• Windows 11: We recently shared improvements to Windows 11‘s built-in screen reader, Narrator, to support more Braille displays, including three new Surface displays from HumanWare. Narrator can now interact seamlessly with accessible accessories and the voice access functionality is out of preview, enabling speech navigation access with Microsoft apps throughout Windows 11.

Accessibility and AI

AI has been a big topic this year as we find ourselves at a historic intersection of opportunity and responsibility to the world around us. AI has the potential to enhance human cognitive abilities in thinking, reasoning, learning and communication, but the evolution of AI also comes with great responsibility and must incorporate and address a broad range of diverse human needs, barriers, capabilities and experiences.

Microsoft is focusing on Responsible AI, with core principles of development specifically focused on accessibility and disability inclusion – build accessibly, include disability representative data and innovate. These principles and Responsible AI work in concert to accelerate accessibility.

Increasing representative data is also crucial to this process. Last year, Microsoft announced the Speech Accessibility Project, a cross-industry partnership with the University of Illinois, Amazon, Apple, Google, Meta and Microsoft to create the diverse speech data needed to make voice recognition technology more inclusive and useful for people with a range of diverse speech patterns.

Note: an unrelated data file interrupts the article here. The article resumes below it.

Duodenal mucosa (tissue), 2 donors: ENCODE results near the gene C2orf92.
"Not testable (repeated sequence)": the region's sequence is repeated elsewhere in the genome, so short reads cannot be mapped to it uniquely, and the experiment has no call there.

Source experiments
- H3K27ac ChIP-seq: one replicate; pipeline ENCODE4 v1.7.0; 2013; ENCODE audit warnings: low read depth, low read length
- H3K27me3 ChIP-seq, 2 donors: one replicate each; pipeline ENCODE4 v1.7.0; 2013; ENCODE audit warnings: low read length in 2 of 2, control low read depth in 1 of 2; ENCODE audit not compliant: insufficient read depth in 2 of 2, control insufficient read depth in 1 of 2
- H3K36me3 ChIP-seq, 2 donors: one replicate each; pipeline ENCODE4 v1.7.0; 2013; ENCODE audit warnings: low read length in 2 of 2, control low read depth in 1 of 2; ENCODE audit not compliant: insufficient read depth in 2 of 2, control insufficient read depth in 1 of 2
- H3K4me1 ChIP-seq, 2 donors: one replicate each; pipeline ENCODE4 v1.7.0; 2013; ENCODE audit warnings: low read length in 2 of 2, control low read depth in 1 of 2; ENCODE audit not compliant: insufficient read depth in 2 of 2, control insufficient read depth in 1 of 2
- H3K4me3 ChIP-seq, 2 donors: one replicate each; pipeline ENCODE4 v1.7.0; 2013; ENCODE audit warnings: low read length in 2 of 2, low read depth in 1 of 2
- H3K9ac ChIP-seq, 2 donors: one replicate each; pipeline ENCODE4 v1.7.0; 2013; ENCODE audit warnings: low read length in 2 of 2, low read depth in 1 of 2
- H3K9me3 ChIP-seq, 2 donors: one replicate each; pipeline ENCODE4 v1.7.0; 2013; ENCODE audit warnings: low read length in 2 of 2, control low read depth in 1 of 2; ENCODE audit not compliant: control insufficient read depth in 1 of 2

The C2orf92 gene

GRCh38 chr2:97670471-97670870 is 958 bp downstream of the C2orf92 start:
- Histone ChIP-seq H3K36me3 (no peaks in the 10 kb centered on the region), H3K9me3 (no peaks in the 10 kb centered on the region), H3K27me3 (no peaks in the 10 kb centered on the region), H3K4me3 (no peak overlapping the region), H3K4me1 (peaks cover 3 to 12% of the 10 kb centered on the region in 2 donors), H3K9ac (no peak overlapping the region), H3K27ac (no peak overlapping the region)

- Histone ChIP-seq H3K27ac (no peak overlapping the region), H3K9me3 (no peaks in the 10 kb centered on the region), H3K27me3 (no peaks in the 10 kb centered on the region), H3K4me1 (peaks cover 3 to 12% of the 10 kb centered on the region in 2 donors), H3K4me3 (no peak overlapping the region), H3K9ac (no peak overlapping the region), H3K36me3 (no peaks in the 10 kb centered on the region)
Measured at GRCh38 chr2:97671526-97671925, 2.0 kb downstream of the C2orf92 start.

At Ability Summit, we will be talking about the possibilities with the new AI-powered Microsoft Bing. From planning an accessible trip to making writing accessible code easier, we are just at the beginning of the possibilities of what AI can offer and we are listening and learning as we move forward. Please share your experiences as you play!

Microsoft’s commitment to accessibility

Accessible technology is a fundamental building block that can unlock opportunities in every part of society and empower people across the spectrum of disability. But it’s not just about technology. We are committed to tackling the disability divide and learning through our technology led strategy with three additional pillars, People, Partnership and Policy.

At the summit, we’ll explore each of these pillars including outcomes of our accessibility partnerships with Shell and Haleon, how we can progress inclusive hiring and our work with Mentra, and the future of transportation policy in the United States with Secretary of Transportation Pete Buttigieg and Brad Smith. These are just a few examples of how, by working together across these pillars, we can increase awareness and usage of accessible technology, expand skilling and hiring opportunities, and advocate for policies that advance accessibility as a fundamental right.

I look forward to the important conversations we’ll have at this year’s summit and hope all of you will join us. Keep your ideas and feedback coming, and if you need any technical support, remember that Disability Answer Desk is here to support you.

Tags: , , , , , ,